A vitamin D deficiency puts you at risk for more than just weakened bones, a major new study reports.
Too little vitamin D in your system can increase your overall risk of premature death, as well as your specific risk of dying from cancer, heart disease or lung disease, according to data gleaned from more than 307,000 U.K. residents.
“Each of the cause-specific forms of death that we assessed echo the same theme -- this being the importance of having sufficient vitamin D prior to facing any of these life-challenging situations,” said lead researcher Joshua Sutherland. He is a PhD candidate with the Australian Center for Precision Health at the University of South Australia.
Vitamin D is known at the “sunshine vitamin” because your skin synthesizes the nutrient upon exposure to direct sunlight. It's primarily known as a crucial nutrient for building and maintaining healthy bones.
However, prior research has shown that vitamin D receptors are found in most major organs and human tissues, indicating that it plays a role in regulating many other functions in the body, the researchers explained in background notes.
To examine the extent of vitamin D's importance, Sutherland and his colleagues tapped into the UK Biobank, a large-scale biomedical research database containing in-depth genetic and health information from half a million participants in England, Scotland and Wales.
The research team identified just over 307,600 people for whom the UK Biobank had available measurements of both their vitamin D blood levels and their genetic data.
People genetically predisposed to suffer from a vitamin D deficiency were 25% more likely to die from any cause during the study, compared with people whose genetics would promote healthy levels of vitamin D.
Genetically driven vitamin D deficiency also increased a person's risk of dying from a heart-related illness by 25%, cancer by 16% and a lung-related illness by 96%, the researchers reported.
The odds went even higher as a person's vitamin D deficiency became more dire, indicating a dose-response relationship between the nutrient and health.
For example, a person with an extreme deficiency was six times more likely to die from any cause or from heart disease, three times more likely to die from cancer, and 12 times more likely to die from a lung-related ailment.
There's medical evidence to support what this study shows regarding vitamin D's role in fighting cancer, said Emma Laing, director of dietetics at the University of Georgia's College of Family and Consumer Sciences, in Atlanta.
“Vitamin D has anti-inflammatory and other biological effects that have been shown to slow cancer cell growth and tumor progression,” Laing said. “However, data are still mixed with respect to vitamin D and cancer incidence and mortality, and additional research is still needed.”
Previous studies also show vitamin D's importance to heart health, Laing added.
“Vitamin D has been shown to regulate the processes involved in maintaining a normal blood pressure and cardiovascular function,” Laing said. “Though several studies indicate that vitamin D supplementation reduces blood cholesterol and blood pressure and improves heart health, there are other studies that do not show these benefits.”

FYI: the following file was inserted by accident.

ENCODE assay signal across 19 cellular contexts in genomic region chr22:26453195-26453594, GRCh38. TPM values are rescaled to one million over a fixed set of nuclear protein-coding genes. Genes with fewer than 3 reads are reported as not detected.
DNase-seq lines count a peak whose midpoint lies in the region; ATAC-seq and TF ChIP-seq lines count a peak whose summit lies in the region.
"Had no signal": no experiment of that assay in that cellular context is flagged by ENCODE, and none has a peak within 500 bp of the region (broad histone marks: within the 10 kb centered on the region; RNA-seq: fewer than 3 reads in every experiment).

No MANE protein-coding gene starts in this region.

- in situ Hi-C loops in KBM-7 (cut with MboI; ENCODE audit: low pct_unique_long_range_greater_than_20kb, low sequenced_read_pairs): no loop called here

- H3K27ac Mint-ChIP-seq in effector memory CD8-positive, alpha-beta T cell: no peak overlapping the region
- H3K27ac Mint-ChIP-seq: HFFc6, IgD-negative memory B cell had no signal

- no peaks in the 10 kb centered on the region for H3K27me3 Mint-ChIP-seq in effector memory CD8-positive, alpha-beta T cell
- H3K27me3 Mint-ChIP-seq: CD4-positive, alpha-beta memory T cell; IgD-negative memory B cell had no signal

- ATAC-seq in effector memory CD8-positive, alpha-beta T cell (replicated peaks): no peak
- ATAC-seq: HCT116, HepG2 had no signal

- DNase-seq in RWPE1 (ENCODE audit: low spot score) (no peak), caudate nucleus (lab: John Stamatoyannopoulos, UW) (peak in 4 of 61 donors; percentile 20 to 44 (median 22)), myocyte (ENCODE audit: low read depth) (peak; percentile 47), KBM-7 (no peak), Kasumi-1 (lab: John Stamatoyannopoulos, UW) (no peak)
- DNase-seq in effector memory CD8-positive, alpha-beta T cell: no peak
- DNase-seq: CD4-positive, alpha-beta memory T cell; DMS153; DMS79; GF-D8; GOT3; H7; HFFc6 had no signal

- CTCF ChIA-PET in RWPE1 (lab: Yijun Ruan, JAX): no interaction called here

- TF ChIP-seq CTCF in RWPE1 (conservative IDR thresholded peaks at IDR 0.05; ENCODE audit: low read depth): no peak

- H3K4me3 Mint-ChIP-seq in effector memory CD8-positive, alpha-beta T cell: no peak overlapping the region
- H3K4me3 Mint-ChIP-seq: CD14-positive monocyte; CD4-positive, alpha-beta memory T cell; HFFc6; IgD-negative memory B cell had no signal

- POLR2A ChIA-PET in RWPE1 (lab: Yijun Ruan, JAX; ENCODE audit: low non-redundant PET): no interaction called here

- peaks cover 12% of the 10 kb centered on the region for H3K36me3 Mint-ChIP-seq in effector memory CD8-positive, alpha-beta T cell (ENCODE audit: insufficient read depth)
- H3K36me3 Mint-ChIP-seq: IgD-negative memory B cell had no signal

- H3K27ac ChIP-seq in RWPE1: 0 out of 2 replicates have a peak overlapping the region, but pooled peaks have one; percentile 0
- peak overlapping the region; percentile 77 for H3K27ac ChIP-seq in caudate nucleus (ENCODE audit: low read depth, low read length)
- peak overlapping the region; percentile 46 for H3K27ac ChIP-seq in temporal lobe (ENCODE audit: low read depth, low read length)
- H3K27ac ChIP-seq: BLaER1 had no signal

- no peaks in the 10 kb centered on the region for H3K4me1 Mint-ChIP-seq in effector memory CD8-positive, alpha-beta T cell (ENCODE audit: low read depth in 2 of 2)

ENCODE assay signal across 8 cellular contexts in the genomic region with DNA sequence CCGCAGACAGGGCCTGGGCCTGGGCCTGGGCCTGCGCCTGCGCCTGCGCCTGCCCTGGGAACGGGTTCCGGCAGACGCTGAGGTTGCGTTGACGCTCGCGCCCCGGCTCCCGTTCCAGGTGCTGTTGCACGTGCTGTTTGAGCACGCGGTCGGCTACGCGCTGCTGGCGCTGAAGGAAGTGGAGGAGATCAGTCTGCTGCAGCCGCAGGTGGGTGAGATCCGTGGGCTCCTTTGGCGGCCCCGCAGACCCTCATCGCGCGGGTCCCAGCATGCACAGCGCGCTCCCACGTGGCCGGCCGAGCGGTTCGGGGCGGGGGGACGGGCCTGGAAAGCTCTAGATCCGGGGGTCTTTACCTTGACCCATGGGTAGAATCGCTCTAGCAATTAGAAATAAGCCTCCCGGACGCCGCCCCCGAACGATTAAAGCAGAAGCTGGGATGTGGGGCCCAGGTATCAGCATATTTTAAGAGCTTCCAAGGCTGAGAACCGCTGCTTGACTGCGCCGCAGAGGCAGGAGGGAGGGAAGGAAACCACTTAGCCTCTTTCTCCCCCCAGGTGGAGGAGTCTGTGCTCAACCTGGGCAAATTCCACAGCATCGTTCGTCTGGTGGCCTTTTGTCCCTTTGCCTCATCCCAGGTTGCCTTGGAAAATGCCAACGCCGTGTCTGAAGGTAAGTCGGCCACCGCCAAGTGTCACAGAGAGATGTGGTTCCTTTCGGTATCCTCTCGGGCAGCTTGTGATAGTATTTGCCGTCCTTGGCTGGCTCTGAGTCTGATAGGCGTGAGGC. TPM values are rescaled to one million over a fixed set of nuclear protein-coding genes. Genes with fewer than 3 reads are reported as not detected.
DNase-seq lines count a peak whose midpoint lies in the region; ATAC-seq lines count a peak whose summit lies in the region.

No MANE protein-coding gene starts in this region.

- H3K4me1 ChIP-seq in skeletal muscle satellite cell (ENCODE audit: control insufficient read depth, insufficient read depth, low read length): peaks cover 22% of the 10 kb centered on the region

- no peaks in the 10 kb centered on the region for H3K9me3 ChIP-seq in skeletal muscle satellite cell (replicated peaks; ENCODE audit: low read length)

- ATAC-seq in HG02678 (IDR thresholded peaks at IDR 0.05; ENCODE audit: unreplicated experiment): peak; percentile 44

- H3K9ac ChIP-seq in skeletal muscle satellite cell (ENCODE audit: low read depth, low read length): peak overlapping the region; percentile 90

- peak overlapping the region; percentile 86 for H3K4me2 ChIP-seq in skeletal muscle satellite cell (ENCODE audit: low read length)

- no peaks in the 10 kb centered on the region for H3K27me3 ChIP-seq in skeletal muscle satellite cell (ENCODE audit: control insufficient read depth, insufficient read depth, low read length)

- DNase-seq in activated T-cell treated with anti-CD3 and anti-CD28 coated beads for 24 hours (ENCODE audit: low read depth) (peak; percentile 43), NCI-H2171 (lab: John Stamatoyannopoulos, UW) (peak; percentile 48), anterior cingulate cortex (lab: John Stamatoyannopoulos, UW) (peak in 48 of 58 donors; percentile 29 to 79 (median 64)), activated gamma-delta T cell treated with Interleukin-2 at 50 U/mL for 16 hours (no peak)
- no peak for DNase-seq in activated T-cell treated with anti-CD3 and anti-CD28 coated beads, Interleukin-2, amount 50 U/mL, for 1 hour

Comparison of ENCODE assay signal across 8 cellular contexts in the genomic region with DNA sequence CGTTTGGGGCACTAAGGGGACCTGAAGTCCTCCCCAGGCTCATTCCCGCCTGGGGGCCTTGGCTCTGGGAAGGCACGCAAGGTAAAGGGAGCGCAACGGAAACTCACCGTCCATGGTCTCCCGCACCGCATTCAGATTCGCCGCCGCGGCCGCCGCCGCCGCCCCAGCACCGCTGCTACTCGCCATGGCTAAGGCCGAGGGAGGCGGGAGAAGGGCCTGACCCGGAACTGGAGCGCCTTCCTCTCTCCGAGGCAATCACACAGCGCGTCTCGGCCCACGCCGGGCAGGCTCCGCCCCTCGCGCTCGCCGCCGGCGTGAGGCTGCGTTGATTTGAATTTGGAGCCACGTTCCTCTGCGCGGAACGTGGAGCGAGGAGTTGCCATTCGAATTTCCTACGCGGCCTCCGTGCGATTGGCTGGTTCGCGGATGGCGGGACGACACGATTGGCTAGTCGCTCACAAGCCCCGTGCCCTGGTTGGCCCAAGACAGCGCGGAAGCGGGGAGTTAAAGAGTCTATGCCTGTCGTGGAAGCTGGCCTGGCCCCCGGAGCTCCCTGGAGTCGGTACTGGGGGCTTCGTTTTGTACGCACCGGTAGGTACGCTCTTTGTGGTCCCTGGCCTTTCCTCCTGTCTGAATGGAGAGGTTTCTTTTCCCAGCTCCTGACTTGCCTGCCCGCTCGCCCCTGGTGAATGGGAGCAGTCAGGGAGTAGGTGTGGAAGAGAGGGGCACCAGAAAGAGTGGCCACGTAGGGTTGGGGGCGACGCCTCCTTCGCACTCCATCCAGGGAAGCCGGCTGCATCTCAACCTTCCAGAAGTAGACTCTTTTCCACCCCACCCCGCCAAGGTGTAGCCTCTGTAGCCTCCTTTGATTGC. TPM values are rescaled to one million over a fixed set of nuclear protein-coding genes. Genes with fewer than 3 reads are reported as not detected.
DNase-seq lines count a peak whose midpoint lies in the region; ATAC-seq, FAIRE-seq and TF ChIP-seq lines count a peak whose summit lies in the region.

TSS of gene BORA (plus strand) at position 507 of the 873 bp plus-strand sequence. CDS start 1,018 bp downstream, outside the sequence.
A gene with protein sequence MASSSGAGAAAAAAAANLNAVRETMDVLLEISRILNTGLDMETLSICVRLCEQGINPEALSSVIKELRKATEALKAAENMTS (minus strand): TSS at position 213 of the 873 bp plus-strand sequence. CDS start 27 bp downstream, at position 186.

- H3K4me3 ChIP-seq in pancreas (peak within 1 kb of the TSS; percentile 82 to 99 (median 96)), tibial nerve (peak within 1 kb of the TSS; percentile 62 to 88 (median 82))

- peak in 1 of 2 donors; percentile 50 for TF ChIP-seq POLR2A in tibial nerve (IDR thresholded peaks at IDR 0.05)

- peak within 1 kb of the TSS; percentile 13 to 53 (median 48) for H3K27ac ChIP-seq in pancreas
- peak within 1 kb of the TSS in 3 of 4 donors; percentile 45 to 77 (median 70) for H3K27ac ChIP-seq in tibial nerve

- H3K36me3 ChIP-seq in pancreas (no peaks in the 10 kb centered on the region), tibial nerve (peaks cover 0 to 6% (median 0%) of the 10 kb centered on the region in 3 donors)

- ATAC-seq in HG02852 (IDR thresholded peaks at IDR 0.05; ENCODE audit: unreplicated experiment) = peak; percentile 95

Sutherland agreed that “there are specific mechanisms via which vitamin D can promote better health regarding each of the cause specific diseases we assessed,” but he suspects the nutrient actually has a more basic importance to the human body.
“The ultimate role of vitamin D in life-challenging scenarios is likely promoting the ability to retain, at least, the minimal physiologic reserves required to sustain life,” Sutherland said. “This is because vitamin D receptors are found throughout the body, and because of this, many regulatory systems in the body rely on sufficient levels of the vitamin.”
People who don't get enough sun should eat foods rich in vitamin D, including fatty fish, mushrooms and products like milk, orange juice and cereals that are vitamin-fortified, Sutherland and Laing said.
Taking a vitamin D supplement also might be necessary, “especially if healthy sun exposure is a challenge,” Sutherland said. “Most countries have national guidelines that assist individuals and health professionals in appropriate supplementation practices.”
Boosting vitamin D levels through diet and supplements is particularly important for seniors, Laing noted.
“It is difficult for older adults to obtain enough vitamin D because the ability to absorb this nutrient decreases with age and use of certain medications can hamper absorption,” she said.
“If you are concerned that you are not getting enough vitamin D through food, seeking the advice of your health care provider can help you determine if a supplement is needed,” Laing continued. “An existing diagnosis of osteopenia or osteoporosis, food and medication history, and levels of vitamin D in the blood are factors for health care providers to consider before recommending dietary supplements.”
The new study was published online Oct. 25 in the Annals of Internal Medicine.
The Mayo Clinic has more about vitamin D.
SOURCES: Joshua Sutherland, PhD candidate, Australian Center for Precision Health, University of South Australia; Emma Laing, PhD, director, dietetics, University of Georgia's College of Family and Consumer Sciences, Atlanta; Annals of Internal Medicine, Oct. 25, 2022, online